Since October last year, RAF Tornado GR4 squadrons have been flying over the landscape of Afghanistan providing support to troops on the ground. But it is not just awesome firepower that these fast jets can deliver.
RAF Marham, which operates four Tornado squadrons, put on a capability demonstration at the Norfolk-based airfield on Friday 26 November 2010 to show off the jets’ capabilities.
RAF Marham’s Station Commander and Tornado Force Commander, Group Captain Pete Rochelle, said:
The Tornado GR4 is providing support to ground forces when they come under attack and its sophisticated intelligence and surveillance capabilities are playing a key role by searching for IEDs, which is one of the largest threats to UK and international forces.
Personnel from XIII Squadron, who have just returned from a busy three-month tour on operations, were on hand to explain just what the Tornado Force is all about. Squadron Leader Matt Grafton said:
We are going to show you an escalating scenario which starts with a ground patrol coming under fire who then call for support.
In the distance a patrol making its way down the runway is suddenly halted by small arms fire. Minutes later, the unmistakable growl of a GR4 passes overhead at 12,000 feet (3,700m):
Often the noise is enough to put people off,” said Sqn Ldr Grafton.
On this occasion, it doesn’t work. An escalating show of force is called for and the Tornado screeches past again at low level:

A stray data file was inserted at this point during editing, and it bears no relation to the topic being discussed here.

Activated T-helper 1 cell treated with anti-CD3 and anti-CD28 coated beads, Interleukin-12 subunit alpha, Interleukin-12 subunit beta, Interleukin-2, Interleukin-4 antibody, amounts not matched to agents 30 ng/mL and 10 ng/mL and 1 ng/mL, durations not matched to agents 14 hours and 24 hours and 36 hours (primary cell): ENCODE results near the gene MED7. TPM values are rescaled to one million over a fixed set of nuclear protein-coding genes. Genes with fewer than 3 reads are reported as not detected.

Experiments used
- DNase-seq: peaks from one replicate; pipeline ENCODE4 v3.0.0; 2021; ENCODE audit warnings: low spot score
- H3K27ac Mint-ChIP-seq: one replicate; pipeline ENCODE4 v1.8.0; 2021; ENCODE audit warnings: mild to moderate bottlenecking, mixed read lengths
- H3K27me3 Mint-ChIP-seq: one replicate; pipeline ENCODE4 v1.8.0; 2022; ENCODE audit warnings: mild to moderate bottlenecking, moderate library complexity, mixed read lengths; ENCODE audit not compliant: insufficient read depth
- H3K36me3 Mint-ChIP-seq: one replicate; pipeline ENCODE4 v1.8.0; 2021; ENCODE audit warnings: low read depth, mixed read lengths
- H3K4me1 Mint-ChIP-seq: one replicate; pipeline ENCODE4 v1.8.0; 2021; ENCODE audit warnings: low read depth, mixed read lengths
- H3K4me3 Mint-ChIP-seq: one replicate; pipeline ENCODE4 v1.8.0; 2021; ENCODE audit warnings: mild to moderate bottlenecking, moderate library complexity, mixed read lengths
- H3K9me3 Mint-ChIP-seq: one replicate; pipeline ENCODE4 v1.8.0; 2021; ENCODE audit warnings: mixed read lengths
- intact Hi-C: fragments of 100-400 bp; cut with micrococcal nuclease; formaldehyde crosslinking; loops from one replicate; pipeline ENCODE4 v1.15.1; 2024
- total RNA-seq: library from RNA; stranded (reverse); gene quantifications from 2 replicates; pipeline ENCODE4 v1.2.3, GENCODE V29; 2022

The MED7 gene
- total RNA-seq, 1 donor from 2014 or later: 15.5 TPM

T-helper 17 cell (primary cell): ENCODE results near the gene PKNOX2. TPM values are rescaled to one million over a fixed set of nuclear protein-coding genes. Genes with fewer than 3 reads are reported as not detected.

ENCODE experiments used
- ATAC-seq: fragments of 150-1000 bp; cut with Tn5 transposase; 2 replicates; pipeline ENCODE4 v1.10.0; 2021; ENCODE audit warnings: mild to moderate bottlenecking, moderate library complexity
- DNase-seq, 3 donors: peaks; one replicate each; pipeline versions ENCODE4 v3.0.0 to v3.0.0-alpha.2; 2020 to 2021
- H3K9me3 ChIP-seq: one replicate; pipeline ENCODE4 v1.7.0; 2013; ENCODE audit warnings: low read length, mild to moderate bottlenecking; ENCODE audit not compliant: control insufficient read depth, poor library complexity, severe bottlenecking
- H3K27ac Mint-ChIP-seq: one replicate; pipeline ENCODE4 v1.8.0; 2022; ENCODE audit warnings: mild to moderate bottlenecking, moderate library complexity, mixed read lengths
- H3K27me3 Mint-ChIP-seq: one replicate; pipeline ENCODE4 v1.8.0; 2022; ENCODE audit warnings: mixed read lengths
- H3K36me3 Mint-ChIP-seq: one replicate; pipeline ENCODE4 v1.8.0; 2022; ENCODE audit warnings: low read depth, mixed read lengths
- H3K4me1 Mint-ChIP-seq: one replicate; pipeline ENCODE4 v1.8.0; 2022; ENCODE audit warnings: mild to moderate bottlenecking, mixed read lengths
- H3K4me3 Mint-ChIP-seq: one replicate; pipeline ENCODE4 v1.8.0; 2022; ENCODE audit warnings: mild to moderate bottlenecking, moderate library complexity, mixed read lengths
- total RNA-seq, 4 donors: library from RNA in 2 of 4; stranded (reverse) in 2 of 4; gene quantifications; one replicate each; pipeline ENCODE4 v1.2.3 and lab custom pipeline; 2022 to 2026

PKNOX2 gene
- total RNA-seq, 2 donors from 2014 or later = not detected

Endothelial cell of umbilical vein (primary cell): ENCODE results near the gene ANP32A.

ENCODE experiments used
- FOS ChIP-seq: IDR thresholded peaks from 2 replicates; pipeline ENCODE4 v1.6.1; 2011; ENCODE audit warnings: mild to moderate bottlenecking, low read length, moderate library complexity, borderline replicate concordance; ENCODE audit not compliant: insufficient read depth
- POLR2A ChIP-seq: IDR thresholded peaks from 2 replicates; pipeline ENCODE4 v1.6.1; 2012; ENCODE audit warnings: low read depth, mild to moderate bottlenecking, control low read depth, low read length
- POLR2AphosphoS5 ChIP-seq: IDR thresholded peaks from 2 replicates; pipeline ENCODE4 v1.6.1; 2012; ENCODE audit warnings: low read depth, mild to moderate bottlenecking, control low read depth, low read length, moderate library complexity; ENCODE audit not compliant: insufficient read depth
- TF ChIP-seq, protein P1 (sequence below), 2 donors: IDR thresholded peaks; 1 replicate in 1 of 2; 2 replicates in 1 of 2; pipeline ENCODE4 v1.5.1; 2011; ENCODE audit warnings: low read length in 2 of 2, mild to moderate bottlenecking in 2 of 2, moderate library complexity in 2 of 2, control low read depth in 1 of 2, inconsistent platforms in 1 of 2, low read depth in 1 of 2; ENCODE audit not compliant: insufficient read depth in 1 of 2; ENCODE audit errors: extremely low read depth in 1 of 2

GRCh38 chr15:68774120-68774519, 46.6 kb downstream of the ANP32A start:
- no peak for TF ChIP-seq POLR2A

We do not relish dropping weapons, it’s not what we want to achieve,” said Sqn Ldr Grafton.
The scenario escalates through stages until the ultimate sanction, a strafing from the aircraft’s Mauser machine guns tears up the grass around the runway and ends the ‘Taliban ambush’ - all simulated of course.
Impressively though, throughout the demonstration, a live datalink has shown just how the aircrew and the ground patrol have been communicating during the sortie.
Throughout, the aircraft has been sending the troops on the ground real-time imagery of what is going on around them. Group Captain Hine, Station Commander at RAF Lossiemouth, explained:
The Tornados give the guys on the ground a god’s eye view. We can advise them where they might want to have a closer look, or where they may want to avoid.
During their three-month tour, XIII Squadron flew eight missions a day. Within hours of returning from each sortie, the Tactical Imagery-Intelligence Wing (TIW) analysed the film gathered from the Tornado’s Reconnaissance Airborne Pod and Litening III targeting pods and provided threat warnings to ground troops of possible improvised explosive devices.
Wing Commander Andrew Stewart, Officer Commanding TIW, said:
The imagery we provide is absolutely critical to ground forces. If they are planning for an operation we can provide them with high quality imagery and geographic products which gives the ground troops situational awareness.
Helicopter landing areas can be identified and places that could be prime locations for ambushes avoided. And having identified the problems, the Tornado can also sort them out:
The Tornado is absolutely the right combat ISTAR [Intelligence, Surveillance, Target Acquisition and Reconnaissance] platform,” said Sqn Ldr Grafton. “It can find a target and deal with it cleanly and accurately without any other airborne assets having to be engaged.